On Premier League Football And Income Inequality

Premier League Wages Income Inequality

 

Isn’t it awful? The English Premier League has just signed a new television rights deal with Sky and BT worth a cool £5.4bn, while some of their employees earn only the minimum wage. What a searing indictment of our society, of capitalism itself!

Except, of course, that it is no such thing.

Presented once again with a golden opportunity – an open goal, as it were – to talk about real, tangible ways to improve the living standards and life opportunities for those on low incomes, the British left did what it now does best: furiously ignore the real problem, forget actually helping the poor, while training all of their rhetorical guns on a few wealthy scapegoats.

From the Mirror:

Despite a £1.78 billion pay bill last year, not a single top-flight club has committed to giving all ground staff and suppliers the £7.65-an-hour “living wage”.

Pampered players can earn eight-figure annual salaries – with England and Manchester United striker Wayne Rooney, 29, pulling in £300,000 a week and Manchester City’s Argentinian forward Sergio Aguero, 26, £220,000 a week.

Veteran Labour MP Frank Field has written to all 20 Premier League clubs demanding action.

But he got just six replies – with not one club committing to the full rate. Sunderland said the issue “did not merit further discussion”.

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Sexism, Alive And Well in Georgia

One ball more than Patrick Stuart - CEO of Strong Rock Christian Academy - possesses.
One ball more than Patrick Stuart – CEO of Strong Rock Christian Academy – possesses.

 

Some depressing but thoroughly unsurprising news from the land of segregated school proms, this time concerning sports and religion today, centering on a private Christian school in Atlanta where apparently the teachers and administrative staff are every bit as immature as some of the students.

ThinkProgress reports that a twelve year old girl was kicked off her school’s football team for a reason so jaw-droppingly moronic that it took me several minutes to come to terms with the knowledge that something of this nature could take place in the twenty-first century:

A private school outside Atlanta recently informed 12-year-old Madison Baxter that she would not be welcome at tryouts for the 7th-grade football team, even though she started on the sixth-grade team and has been playing football since second grade. The reason she won’t be allowed on the field? Because her male teammates are beginning to have “impure thoughts” about her, Strong Rock Christian Academy school administrator Patrick Stuart told Baxter’s mother.

“In the meeting with the CEO of the school [Patrick Stuart], I was told that the reasons behind it were one, that the boys were going to start lusting after her and have impure thoughts about her and that the locker-room talk was not appropriate for a female to hear even though she had a separate locker room from the boys,” Baxter’s mother, Cassy Blythe, told Atlanta’s WXIA-TV.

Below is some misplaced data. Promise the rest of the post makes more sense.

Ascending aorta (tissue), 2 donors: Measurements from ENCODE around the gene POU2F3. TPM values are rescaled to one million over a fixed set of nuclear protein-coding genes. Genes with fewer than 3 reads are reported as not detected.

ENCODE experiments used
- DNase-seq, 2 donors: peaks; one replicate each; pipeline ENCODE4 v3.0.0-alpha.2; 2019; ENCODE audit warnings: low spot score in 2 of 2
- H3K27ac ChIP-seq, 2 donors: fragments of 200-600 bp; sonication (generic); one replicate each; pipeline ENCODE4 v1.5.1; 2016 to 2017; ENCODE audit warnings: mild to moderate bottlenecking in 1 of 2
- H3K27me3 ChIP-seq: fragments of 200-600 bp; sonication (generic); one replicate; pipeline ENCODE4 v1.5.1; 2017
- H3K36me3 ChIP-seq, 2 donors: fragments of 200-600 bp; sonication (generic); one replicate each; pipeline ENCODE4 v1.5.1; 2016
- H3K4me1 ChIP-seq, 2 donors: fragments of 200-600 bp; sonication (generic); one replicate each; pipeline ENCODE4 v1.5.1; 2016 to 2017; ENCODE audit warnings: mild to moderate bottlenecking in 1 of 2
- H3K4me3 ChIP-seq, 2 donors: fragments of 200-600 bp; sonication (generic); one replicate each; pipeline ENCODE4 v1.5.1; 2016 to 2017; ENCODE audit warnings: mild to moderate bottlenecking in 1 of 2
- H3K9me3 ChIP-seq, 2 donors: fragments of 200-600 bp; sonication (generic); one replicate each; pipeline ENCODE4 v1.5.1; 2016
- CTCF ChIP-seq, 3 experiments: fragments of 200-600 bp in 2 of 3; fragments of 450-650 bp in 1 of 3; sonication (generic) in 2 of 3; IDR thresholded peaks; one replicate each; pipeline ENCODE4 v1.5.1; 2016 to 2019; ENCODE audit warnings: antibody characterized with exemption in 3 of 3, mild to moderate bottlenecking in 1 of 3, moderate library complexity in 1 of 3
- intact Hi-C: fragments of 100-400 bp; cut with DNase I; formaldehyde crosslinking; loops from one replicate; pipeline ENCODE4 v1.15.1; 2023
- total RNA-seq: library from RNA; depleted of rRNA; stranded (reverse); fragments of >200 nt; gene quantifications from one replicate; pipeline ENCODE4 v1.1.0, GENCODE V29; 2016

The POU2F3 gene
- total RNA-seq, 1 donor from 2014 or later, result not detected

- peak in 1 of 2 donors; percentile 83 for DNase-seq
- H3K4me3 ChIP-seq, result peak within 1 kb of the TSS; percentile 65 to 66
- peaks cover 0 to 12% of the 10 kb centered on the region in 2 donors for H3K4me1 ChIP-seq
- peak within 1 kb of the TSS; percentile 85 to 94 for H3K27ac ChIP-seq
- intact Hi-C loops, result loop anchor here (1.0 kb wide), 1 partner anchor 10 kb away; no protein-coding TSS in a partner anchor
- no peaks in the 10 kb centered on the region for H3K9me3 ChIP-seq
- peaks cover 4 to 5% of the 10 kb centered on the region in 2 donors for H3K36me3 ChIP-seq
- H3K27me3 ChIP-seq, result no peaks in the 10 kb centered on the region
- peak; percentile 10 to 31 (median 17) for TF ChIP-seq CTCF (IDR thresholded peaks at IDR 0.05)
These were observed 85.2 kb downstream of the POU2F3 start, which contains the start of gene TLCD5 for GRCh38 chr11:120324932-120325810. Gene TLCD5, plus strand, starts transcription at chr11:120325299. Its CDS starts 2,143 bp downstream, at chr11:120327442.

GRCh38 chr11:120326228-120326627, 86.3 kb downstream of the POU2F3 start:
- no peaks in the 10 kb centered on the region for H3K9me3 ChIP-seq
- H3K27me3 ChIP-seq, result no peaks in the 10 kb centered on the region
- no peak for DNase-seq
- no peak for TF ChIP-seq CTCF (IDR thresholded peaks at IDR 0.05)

So the school’s reaction to finding out that the boys on the team were lusting after the one girl (which is pretty much what twelve year old boys do), was not to tackle the problem with any sense of proportionality, or direct their action at the people doing the “lusting” (which goes mysteriously undefined throughout the article and the school’s statements), but rather to penalise the innocent girl and remove her from the team.

The article caustically concludes:

There are more than 1,500 girls playing football at American high schools, according to the National Federation of State High School Associations, and that number has increased more than 17 percent in just four years. It’s not just a boys’ sport anymore. And more than that, playing football with a girl could have been a valuable experience for Baxter’s teammates about how to appropriately interact with women and girls, about how a person’s sex doesn’t make her inherently inferior athletically or in any other way, and about how having “impure thoughts” doesn’t mean you have license to act on them. They won’t get that lesson, though, because the adults in charge of Strong Rock Christian Academy’s athletics program apparently have yet to learn it themselves.

Absolutely. This poor girl is being denied the opportunity to continue to represent her school on the football team because the “adults” supposedly in charge of the Strong Rock Christian Academy (with a name like that, you can already be quite sure that they harbour and teach some fairly wacky views) are too prudish or squeamish to sit down with the boys on the team and have a serious – and yes, mildly uncomfortable and awkward – discussion about acceptable behaviour toward people of the opposite sex. If, given this gold-plated opportunity to impart some useful information to the boys on the team, the adults choose to duck the challenge, how much does this diminish the chances of those boys to grow and develop healthy attitudes to their female peers?

My shock at reading this story, not in 1953 but 2013, was tempered, however, when I realised that the unfortunate events took place in the great state of Georgia. Georgia is, of course, famous for being the last state in the union to have a school district that continues to hold racially segregated proms.

Way to go.